by Jana Ross, Intern
My name is Jana Ross and I am a summer 2022 intern at the Amistad Research Center. Working at the Amistad has revealed to me the importance of archival work, especially in preserving the work of Black women. I am helping to process the donated collection of writer Alexis De Veaux’s papers, delving into correspondence, manuscripts, writings, photographs, ephemera and more, and am quickly learning the necessity of this work.
Viewing and handling these documents provides me with insight not only to her life, but mine as well. Through her work, I have reflected on my creative and intellectual pursuits, informed by her words that are guided by community, ancestral guidance, liberation and many other values I hold close to my heart. Reading her letters and greeting cards urges me toward centering love, friendship, self-empowerment and spiritual expansion—a centering that is usually difficult to maintain. Her work and life, informed by the specific junction of being a Black lesbian woman, provides a landscape of ideas, feelings and thought necessary for my healing. Before this internship, I had not heard of De Veaux; now I am influenced by her words and deeply curious about her life and work.
In fact, before this summer I really did not understand archival work. I was intrigued by an in-class assignment from my professor, Dr. Mali Collins, which was introduced by a quick anecdote of her experience as an archive’s intern. She uncovered the writings of Alice Dunbar Nelson, preserved through Nelson’s journals, clippings, scrapbooks and other saved materials. I was amazed; my professor actively worked to collect and arrange for future readers the words of Nelson, who had the forethought to preserve her own writing. I found beauty and purpose in people committing themselves to understanding and showcasing the importance of saving artifacts and presenting those artifacts to best reveal the insight within them. I never realized that could be a job! My teacher, an accomplished writer herself, pored over the writings of the acclaimed poet. I was moved by the tradition of Black women dedicating their time and words to one another, continuing a form of communication across generations. I wondered if there was similar work to which I could contribute.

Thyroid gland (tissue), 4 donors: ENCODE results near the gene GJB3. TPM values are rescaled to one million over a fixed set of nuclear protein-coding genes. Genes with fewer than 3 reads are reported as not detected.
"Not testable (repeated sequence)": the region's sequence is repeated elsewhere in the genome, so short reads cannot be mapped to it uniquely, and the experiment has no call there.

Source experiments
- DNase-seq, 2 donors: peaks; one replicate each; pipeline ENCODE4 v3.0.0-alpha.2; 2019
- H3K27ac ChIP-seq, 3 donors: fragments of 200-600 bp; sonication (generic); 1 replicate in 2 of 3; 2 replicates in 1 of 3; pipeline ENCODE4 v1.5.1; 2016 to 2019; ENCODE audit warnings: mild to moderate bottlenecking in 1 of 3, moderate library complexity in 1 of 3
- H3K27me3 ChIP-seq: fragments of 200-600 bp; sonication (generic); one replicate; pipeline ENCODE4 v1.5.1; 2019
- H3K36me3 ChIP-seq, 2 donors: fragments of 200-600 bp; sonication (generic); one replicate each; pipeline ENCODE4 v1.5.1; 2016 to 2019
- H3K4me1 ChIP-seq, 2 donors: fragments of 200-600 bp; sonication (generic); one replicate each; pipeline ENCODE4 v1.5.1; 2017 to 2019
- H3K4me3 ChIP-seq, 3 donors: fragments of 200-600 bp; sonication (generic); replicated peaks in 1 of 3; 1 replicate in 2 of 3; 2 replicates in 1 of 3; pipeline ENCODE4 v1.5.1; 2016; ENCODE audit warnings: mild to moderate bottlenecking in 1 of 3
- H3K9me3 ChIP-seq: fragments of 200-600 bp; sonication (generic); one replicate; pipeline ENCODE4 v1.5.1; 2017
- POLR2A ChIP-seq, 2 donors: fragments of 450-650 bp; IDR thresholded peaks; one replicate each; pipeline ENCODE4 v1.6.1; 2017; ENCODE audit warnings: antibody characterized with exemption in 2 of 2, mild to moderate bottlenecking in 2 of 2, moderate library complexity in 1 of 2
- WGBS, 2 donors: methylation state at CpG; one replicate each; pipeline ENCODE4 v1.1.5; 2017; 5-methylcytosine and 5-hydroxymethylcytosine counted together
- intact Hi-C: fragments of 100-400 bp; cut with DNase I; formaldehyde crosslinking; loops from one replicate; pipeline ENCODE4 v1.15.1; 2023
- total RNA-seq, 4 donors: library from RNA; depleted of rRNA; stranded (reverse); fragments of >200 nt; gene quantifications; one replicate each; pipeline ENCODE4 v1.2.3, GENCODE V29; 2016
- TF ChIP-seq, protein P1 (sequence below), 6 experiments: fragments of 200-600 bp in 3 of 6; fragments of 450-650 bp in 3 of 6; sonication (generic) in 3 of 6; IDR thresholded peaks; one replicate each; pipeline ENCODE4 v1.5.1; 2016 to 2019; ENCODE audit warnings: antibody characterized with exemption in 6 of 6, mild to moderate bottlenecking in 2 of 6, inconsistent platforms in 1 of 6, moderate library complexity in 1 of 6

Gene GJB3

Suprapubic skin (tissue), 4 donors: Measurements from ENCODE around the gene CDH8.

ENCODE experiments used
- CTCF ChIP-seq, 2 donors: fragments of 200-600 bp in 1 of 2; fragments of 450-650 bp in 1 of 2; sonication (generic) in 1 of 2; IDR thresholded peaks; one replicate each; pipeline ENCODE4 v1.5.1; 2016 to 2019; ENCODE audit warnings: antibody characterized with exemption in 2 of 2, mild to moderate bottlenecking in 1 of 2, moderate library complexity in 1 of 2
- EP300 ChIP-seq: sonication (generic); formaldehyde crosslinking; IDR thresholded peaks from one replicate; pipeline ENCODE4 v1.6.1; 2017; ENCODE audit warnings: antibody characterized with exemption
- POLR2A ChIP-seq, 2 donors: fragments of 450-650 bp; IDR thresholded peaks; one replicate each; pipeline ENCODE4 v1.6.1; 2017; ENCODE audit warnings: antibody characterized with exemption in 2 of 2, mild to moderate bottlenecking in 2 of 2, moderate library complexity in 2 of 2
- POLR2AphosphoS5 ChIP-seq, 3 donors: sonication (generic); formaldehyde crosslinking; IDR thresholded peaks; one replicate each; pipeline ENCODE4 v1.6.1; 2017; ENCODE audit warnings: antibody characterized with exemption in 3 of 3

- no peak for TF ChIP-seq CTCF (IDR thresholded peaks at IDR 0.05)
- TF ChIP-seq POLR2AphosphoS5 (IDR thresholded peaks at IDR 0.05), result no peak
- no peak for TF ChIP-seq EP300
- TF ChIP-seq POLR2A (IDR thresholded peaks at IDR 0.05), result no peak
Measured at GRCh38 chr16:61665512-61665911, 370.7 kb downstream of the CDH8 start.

After applying to many internships, I was selected by the Amistad Research Center, though some turbulence in my life made me question if I could accept this opportunity. I am grateful I did; I have learned a lot, met impressive and passionate people, and created connections at the Amistad.
There are other, more personal, connections I have here. When I told my Auntie Lolita Cherrie I wanted to work for the Amistad, she revealed the many research visits she has made to the Amistad over the years. She, a jewel of New Orleans’ history, genealogy and cultural knowledge, encouraged me to apply. A cousin also revealed to me that they worked at the Amistad, imparting valuable advice that greatly helped to alleviate my anxiety at starting a new internship. Most surprising to me is coming across another relative’s name within the De Veaux papers: Sharon Bridgforth, my auntie who is a remarkable pioneer in Black queer artist activism.
Unexpected connections have been gradually unearthed and rekindled. It has been a reminder of all of the potential connections we carry, uniting us through places, ideas and our social networks. From my professor to my new friends at the Amistad to my own family members, I follow their lead. I hope to nurture my relationships here and continue the work necessary to honor and preserve the legacies held within the Amistad.
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